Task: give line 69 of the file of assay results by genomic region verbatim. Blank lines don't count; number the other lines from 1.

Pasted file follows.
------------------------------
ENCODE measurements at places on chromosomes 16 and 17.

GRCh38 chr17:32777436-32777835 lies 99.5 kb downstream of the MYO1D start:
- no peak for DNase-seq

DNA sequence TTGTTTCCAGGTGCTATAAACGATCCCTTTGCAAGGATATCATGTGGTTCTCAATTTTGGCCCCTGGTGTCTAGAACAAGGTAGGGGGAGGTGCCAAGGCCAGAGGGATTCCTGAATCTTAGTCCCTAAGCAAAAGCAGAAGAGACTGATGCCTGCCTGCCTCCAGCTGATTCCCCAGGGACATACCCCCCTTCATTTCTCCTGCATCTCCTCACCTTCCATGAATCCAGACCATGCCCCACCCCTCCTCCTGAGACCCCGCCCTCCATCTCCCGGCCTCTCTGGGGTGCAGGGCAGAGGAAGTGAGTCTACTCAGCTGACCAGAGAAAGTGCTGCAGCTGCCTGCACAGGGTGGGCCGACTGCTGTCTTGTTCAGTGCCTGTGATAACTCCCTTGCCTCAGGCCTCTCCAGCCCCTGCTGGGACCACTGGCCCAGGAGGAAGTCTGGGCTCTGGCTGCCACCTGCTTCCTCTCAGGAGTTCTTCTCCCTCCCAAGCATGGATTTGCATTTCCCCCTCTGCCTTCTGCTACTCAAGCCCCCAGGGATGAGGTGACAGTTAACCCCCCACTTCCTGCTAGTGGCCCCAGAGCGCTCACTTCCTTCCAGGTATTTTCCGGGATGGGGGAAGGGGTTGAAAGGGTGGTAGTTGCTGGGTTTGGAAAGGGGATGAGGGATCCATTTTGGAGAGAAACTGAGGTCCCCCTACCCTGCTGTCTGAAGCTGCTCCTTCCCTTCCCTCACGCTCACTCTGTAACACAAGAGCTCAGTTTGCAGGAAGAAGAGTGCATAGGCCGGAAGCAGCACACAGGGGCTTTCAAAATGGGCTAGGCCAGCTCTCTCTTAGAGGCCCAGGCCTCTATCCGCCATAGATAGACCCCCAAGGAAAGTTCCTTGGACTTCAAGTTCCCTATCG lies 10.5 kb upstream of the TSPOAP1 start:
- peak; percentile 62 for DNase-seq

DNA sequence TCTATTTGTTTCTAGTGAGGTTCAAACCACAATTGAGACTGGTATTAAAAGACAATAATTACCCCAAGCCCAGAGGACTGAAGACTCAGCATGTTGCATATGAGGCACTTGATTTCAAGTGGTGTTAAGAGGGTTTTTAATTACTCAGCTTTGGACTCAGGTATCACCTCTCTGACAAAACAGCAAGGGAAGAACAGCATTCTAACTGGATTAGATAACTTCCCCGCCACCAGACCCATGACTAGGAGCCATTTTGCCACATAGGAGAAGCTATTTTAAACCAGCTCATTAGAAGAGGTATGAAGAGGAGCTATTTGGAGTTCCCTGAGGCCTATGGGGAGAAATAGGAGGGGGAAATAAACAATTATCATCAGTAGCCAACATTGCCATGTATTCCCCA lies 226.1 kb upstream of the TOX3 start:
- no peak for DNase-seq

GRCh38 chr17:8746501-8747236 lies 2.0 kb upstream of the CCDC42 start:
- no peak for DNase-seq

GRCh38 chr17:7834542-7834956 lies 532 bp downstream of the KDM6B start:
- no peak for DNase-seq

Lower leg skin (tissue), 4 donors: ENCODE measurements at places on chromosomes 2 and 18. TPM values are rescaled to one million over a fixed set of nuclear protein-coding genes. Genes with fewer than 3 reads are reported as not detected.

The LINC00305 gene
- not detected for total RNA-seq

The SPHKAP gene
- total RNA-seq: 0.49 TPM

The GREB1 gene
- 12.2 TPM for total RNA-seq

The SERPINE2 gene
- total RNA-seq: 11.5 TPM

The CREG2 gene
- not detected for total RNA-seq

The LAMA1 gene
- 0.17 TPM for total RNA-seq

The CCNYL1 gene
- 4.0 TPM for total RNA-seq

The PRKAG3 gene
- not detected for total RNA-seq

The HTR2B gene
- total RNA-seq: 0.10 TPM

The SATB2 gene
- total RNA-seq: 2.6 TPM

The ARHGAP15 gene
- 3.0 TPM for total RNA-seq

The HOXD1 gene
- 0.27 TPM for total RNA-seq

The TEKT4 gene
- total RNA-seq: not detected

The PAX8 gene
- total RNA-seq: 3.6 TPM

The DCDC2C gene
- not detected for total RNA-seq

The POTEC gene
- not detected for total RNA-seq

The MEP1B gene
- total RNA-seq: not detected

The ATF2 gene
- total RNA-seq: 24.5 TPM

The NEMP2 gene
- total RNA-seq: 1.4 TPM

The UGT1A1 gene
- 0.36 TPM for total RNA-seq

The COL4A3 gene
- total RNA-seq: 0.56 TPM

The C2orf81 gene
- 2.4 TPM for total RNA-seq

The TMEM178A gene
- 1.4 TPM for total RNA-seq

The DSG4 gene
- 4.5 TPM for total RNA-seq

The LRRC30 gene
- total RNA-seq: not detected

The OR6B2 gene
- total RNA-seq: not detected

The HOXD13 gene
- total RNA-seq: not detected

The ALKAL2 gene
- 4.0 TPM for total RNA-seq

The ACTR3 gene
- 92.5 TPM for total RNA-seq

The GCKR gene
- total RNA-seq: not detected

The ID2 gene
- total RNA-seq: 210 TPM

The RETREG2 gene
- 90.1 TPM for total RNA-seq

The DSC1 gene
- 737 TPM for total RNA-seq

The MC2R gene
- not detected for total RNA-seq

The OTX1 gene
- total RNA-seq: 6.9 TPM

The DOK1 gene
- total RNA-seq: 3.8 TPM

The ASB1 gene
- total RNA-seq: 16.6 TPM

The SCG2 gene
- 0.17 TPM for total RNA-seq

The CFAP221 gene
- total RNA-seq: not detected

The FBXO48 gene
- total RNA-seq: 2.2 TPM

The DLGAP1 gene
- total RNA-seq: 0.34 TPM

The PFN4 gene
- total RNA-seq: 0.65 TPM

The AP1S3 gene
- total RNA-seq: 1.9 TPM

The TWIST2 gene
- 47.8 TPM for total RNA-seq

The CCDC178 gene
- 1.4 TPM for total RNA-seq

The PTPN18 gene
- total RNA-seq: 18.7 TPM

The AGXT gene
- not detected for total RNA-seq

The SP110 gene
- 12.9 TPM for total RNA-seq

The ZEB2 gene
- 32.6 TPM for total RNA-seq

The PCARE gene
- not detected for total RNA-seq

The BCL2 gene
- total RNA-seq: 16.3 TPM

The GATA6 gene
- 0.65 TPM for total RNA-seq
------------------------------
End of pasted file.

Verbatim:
The ACTR3 gene